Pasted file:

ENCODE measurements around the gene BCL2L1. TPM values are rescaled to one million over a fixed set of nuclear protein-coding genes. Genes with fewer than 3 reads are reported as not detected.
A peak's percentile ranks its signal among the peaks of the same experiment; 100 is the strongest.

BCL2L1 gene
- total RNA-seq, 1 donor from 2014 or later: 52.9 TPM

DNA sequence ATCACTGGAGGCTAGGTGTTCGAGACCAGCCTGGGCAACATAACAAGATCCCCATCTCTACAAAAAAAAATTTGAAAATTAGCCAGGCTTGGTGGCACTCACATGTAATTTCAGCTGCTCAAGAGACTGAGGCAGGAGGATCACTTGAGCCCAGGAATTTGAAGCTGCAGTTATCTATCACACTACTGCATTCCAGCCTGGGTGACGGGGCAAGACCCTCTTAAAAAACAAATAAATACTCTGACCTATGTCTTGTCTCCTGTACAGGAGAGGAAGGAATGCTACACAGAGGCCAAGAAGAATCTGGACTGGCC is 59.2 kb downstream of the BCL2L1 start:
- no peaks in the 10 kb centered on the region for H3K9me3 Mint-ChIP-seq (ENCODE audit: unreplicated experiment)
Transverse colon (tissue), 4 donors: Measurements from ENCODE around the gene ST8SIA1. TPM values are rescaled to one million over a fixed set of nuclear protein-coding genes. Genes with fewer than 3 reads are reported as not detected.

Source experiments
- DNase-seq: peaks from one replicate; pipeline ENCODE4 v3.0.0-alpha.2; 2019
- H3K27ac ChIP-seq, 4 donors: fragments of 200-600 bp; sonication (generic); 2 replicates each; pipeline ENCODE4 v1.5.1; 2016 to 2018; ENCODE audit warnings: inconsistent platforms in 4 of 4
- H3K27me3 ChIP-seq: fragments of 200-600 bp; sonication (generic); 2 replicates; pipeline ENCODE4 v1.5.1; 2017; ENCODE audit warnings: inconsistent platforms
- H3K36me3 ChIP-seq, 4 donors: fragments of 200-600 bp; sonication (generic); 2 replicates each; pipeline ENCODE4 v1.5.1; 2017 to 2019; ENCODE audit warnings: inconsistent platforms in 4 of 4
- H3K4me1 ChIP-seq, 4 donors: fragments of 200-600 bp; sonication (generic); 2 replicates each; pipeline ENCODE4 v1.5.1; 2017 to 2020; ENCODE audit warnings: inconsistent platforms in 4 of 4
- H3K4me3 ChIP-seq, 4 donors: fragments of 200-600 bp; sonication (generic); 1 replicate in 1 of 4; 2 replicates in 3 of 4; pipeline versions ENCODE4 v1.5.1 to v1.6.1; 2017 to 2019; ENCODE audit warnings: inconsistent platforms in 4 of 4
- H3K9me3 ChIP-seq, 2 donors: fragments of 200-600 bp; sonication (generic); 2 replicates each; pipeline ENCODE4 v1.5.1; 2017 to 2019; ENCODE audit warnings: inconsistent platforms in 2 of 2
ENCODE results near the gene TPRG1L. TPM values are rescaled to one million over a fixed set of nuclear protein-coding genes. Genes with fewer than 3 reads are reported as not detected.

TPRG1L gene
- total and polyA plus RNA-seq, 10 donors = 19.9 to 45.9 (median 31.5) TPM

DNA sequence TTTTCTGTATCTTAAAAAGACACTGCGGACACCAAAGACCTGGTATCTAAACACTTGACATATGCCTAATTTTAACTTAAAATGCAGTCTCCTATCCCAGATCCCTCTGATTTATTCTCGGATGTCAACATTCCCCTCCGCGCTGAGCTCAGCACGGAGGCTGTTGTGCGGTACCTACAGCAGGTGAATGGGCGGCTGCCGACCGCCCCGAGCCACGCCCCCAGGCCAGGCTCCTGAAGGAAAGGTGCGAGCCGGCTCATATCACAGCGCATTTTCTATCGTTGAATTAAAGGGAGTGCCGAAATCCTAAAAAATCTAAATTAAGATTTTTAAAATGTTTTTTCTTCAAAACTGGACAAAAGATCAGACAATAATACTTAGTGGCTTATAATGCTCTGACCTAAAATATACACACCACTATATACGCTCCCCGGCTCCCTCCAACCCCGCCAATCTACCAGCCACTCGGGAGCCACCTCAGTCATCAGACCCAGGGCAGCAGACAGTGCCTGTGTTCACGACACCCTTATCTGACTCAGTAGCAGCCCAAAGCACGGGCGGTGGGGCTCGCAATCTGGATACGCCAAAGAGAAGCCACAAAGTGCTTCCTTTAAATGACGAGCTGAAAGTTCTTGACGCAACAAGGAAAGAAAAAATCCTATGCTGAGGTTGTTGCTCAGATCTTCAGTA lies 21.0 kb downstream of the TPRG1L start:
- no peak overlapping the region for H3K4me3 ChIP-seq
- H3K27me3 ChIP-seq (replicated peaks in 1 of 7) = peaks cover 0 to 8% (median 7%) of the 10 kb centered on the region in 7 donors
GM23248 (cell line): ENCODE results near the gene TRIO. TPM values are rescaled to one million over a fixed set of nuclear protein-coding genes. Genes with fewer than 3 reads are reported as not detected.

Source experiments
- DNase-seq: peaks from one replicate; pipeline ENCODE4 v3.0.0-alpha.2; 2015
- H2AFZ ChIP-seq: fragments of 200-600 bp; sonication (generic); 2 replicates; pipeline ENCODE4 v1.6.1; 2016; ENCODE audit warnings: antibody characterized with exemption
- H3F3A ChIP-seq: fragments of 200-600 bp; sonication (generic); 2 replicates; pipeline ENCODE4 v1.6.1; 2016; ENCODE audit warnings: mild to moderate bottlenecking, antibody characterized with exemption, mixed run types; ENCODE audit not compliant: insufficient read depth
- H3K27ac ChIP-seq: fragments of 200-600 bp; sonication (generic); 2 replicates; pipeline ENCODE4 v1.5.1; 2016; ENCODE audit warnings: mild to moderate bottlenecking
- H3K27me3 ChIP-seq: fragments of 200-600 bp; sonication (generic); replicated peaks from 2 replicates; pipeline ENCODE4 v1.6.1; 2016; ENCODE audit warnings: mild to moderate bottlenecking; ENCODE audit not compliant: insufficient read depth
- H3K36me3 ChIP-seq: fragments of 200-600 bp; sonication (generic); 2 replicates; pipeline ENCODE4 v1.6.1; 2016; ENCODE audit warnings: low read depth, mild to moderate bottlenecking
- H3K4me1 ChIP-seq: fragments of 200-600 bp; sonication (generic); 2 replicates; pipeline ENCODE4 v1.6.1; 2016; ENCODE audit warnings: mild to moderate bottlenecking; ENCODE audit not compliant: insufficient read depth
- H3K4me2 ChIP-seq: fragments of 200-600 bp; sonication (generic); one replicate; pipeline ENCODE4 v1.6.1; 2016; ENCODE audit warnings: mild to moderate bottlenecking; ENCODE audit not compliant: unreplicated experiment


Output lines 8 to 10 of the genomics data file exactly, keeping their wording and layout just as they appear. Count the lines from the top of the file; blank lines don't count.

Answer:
Source experiments
- DNase-seq: peaks from one replicate; pipeline ENCODE4 v3.0.0-alpha.2; 2019
- H3K27ac ChIP-seq, 4 donors: fragments of 200-600 bp; sonication (generic); 2 replicates each; pipeline ENCODE4 v1.5.1; 2016 to 2018; ENCODE audit warnings: inconsistent platforms in 4 of 4